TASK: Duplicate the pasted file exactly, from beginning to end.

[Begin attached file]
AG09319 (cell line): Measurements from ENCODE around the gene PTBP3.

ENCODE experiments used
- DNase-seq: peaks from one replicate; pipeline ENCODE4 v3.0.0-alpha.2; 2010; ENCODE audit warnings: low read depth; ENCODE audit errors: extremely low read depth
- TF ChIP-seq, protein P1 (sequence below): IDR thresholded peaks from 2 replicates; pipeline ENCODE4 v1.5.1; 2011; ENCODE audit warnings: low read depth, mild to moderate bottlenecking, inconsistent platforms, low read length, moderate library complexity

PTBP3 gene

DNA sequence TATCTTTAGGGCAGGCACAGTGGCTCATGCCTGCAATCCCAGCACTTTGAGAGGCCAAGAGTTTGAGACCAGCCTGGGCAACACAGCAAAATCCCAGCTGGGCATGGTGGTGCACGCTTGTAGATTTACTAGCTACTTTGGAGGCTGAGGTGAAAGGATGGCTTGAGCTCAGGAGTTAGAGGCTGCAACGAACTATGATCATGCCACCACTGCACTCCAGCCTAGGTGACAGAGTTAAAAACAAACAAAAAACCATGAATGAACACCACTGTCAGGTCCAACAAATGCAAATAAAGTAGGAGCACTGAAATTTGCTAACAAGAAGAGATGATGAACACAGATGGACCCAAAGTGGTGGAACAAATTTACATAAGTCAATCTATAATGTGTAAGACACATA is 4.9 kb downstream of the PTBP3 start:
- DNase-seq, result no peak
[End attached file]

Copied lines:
AG09319 (cell line): Measurements from ENCODE around the gene PTBP3.

ENCODE experiments used
- DNase-seq: peaks from one replicate; pipeline ENCODE4 v3.0.0-alpha.2; 2010; ENCODE audit warnings: low read depth; ENCODE audit errors: extremely low read depth
- TF ChIP-seq, protein P1 (sequence below): IDR thresholded peaks from 2 replicates; pipeline ENCODE4 v1.5.1; 2011; ENCODE audit warnings: low read depth, mild to moderate bottlenecking, inconsistent platforms, low read length, moderate library complexity

PTBP3 gene

DNA sequence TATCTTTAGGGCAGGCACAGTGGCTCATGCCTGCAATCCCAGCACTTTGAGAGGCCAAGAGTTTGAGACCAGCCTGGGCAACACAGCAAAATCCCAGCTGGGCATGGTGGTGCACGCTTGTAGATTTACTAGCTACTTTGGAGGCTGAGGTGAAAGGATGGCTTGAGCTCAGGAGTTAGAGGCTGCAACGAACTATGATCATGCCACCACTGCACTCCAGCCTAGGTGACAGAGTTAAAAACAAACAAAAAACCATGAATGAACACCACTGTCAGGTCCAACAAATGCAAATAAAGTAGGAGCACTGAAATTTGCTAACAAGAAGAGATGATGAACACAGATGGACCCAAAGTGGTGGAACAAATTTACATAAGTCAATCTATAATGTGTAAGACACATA is 4.9 kb downstream of the PTBP3 start:
- DNase-seq, result no peak